This growth differential for value metric companies is because you’re baking expansion revenue directly into your pricing model. If you’ve aligned your value metric correctly with your target customer base, then as they use more of that metric, they’ll naturally be inclined to pay more, because they’re getting more value. Plus, you won’t have to fight tooth and nail to convince them to upgrade for a feature they probably don’t need.

Clearly a value metric is the way to go, but what are some signs you’ve hit the right one? First, I’d make sure you’re seeing this type of throughput from an expansion revenue perspective.

If you’re seeing less than 15% of your revenue from expansion, you’re probably using the wrong metric.



4. Two strategies for de-risking mobile launches



Recent numbers from App Annie show that consumer spending on Google Play grew 25% in Q1 2018, year over year, largely from US growth.

For years, companies took an iOS-first mentality to developing mobile products, and used Android as their low-risk experimentation sandbox.

But, as Google Play has closed the gap to become a mainstream platform, mobile developers are on the hunt for the next frontier for both growth opportunities and low-risk experimentation.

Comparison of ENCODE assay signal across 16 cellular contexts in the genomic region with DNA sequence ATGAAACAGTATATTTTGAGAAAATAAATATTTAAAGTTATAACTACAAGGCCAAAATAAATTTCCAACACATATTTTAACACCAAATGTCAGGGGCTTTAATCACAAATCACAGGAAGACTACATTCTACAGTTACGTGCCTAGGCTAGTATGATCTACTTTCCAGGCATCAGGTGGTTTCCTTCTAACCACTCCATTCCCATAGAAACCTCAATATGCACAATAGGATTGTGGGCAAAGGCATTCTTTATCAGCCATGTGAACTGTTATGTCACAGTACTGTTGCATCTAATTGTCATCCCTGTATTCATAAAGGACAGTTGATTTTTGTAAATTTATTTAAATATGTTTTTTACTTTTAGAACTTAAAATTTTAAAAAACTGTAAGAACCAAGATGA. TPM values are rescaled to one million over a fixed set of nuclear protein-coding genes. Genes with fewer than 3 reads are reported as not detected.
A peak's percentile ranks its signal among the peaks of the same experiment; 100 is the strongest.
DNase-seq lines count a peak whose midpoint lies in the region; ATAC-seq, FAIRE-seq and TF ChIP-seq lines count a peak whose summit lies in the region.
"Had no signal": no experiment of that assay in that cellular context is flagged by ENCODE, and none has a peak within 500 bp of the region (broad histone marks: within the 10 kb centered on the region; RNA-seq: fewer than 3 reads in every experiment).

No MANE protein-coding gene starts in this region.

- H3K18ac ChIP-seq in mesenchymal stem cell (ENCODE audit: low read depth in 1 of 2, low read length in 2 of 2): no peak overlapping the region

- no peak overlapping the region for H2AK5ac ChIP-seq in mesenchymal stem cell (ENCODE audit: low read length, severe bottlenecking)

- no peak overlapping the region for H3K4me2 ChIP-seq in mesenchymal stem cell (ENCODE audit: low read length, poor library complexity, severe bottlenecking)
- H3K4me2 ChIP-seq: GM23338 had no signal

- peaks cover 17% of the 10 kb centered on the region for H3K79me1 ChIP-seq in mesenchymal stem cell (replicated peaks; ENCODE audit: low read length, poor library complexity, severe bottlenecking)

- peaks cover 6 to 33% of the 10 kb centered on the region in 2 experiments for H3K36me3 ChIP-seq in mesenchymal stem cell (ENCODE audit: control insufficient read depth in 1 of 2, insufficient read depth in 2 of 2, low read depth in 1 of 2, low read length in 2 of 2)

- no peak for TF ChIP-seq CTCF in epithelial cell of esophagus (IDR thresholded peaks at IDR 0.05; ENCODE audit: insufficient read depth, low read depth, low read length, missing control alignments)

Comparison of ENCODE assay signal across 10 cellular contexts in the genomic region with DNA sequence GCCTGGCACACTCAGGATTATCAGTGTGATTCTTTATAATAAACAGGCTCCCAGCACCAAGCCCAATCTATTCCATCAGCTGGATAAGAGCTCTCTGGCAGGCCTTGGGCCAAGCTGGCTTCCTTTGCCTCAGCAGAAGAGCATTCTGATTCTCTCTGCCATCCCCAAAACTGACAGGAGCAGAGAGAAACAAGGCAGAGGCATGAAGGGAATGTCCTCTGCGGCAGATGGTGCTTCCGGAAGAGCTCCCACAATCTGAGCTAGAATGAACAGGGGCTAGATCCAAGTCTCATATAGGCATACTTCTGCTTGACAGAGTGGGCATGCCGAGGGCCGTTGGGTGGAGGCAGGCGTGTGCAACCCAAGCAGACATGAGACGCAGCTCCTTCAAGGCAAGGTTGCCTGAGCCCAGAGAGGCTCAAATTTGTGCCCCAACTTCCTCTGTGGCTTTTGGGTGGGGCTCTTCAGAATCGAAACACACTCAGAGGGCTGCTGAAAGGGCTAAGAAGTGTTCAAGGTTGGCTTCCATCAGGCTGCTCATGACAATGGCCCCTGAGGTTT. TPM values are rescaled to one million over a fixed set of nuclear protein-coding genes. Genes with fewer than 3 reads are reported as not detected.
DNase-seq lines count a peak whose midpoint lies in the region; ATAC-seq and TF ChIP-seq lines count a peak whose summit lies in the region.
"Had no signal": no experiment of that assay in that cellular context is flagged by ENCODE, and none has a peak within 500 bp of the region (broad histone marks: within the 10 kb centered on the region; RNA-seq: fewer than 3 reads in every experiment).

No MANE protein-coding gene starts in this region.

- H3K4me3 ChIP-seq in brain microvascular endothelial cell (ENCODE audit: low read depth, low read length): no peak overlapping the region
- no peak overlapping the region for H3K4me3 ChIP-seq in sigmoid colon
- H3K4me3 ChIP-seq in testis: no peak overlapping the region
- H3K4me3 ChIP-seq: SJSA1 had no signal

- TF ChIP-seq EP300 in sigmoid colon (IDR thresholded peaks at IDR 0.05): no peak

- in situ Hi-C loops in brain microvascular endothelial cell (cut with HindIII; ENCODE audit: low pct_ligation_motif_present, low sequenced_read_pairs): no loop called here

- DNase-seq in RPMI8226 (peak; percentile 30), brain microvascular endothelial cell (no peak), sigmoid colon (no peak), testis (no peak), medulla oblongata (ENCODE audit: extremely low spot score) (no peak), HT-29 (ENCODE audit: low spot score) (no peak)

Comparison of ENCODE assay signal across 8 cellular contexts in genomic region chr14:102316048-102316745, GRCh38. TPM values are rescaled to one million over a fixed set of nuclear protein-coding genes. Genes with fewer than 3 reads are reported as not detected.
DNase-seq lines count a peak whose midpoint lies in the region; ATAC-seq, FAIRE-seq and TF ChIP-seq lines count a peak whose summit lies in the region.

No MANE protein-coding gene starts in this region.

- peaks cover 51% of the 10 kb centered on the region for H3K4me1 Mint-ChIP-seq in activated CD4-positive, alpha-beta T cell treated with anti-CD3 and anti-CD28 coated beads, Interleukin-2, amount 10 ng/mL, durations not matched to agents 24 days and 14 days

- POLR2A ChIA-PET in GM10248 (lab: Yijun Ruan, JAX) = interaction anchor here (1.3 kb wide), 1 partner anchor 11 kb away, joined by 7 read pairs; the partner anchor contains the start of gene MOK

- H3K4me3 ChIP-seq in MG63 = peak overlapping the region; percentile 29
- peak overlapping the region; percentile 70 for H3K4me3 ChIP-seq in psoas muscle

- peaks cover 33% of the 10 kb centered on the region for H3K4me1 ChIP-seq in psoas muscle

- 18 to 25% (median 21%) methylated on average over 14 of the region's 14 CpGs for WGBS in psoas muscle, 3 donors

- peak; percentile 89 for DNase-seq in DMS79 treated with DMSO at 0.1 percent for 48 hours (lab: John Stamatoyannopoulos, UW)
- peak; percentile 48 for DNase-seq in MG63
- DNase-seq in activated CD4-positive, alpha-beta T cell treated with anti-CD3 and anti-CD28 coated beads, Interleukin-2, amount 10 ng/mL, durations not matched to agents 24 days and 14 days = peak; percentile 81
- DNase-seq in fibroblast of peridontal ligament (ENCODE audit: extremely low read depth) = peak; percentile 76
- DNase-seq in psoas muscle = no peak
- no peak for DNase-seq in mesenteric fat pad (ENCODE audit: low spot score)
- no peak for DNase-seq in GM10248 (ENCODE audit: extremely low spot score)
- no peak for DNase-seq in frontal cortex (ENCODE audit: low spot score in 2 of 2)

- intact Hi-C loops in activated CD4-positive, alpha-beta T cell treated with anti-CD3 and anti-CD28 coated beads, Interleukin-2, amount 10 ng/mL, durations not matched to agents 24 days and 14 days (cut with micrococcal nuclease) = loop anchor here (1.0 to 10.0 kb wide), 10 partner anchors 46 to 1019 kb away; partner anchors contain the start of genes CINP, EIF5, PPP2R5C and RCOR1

SHAMANTH RAO, previously growth @Zynga and now VP of Growth @FreshPlanet:

As Android matures, the answer for most companies looking for a testing ground isn’t the next biggest platform.

Other platforms don't have significant volumes and their user behavior is not representative of iOS/Android users. We see significantly different retention & monetization patterns that would not be helpful in testing features for iOS & Android.

Instead, when you're looking for quantitative data and you don't have a relatively sophisticated A/B testing infrastructure in your stack, test new features in a high-affinity or low-cost geos.

What gaming companies are doing:
  • soft-launch new games in countries like Canada and Australia because their retention & monetization patterns mirror the US
  • test in the Philippines because the cost of user acquisition is lower and they have in-game engagement and retention patterns that are somewhat similar to the US
If you want qualitative feedback, cultivate a list of power users and give them early access to beta builds with new features. We maintain a Facebook group of beta testers - an email list is another option - with which we share builds via TestFlight to get feedback before we release any features in the wild.


Thoughts on Growth is Reforge's weekly newsletter of must-known updates and perspectives in growth. By subscribing, you'll join a few thousand PMs, marketers, UX folks, engineers and analysts at today's top tech companies. Check out today's edition below.